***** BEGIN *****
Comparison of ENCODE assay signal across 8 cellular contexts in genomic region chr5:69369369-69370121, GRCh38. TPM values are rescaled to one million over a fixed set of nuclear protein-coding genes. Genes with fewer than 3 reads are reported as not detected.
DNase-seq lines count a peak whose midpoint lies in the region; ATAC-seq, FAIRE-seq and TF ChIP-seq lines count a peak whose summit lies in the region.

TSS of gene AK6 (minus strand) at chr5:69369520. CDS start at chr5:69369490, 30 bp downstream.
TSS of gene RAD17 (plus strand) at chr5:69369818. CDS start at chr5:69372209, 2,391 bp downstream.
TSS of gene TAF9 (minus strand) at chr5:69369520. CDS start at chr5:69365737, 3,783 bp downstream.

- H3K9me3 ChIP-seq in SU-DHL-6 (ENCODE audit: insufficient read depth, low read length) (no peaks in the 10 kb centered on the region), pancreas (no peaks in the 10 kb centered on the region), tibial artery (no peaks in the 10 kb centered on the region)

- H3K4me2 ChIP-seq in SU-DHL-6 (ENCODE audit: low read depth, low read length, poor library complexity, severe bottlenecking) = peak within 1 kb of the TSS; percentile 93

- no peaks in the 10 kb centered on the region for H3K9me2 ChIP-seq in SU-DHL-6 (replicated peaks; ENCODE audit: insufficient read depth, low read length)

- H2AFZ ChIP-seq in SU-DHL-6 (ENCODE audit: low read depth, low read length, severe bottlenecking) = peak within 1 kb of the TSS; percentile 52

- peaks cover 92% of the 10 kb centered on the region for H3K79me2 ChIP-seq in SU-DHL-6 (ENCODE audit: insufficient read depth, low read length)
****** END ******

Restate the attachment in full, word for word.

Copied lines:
Comparison of ENCODE assay signal across 8 cellular contexts in genomic region chr5:69369369-69370121, GRCh38. TPM values are rescaled to one million over a fixed set of nuclear protein-coding genes. Genes with fewer than 3 reads are reported as not detected.
DNase-seq lines count a peak whose midpoint lies in the region; ATAC-seq, FAIRE-seq and TF ChIP-seq lines count a peak whose summit lies in the region.

TSS of gene AK6 (minus strand) at chr5:69369520. CDS start at chr5:69369490, 30 bp downstream.
TSS of gene RAD17 (plus strand) at chr5:69369818. CDS start at chr5:69372209, 2,391 bp downstream.
TSS of gene TAF9 (minus strand) at chr5:69369520. CDS start at chr5:69365737, 3,783 bp downstream.

- H3K9me3 ChIP-seq in SU-DHL-6 (ENCODE audit: insufficient read depth, low read length) (no peaks in the 10 kb centered on the region), pancreas (no peaks in the 10 kb centered on the region), tibial artery (no peaks in the 10 kb centered on the region)

- H3K4me2 ChIP-seq in SU-DHL-6 (ENCODE audit: low read depth, low read length, poor library complexity, severe bottlenecking) = peak within 1 kb of the TSS; percentile 93

- no peaks in the 10 kb centered on the region for H3K9me2 ChIP-seq in SU-DHL-6 (replicated peaks; ENCODE audit: insufficient read depth, low read length)

- H2AFZ ChIP-seq in SU-DHL-6 (ENCODE audit: low read depth, low read length, severe bottlenecking) = peak within 1 kb of the TSS; percentile 52

- peaks cover 92% of the 10 kb centered on the region for H3K79me2 ChIP-seq in SU-DHL-6 (ENCODE audit: insufficient read depth, low read length)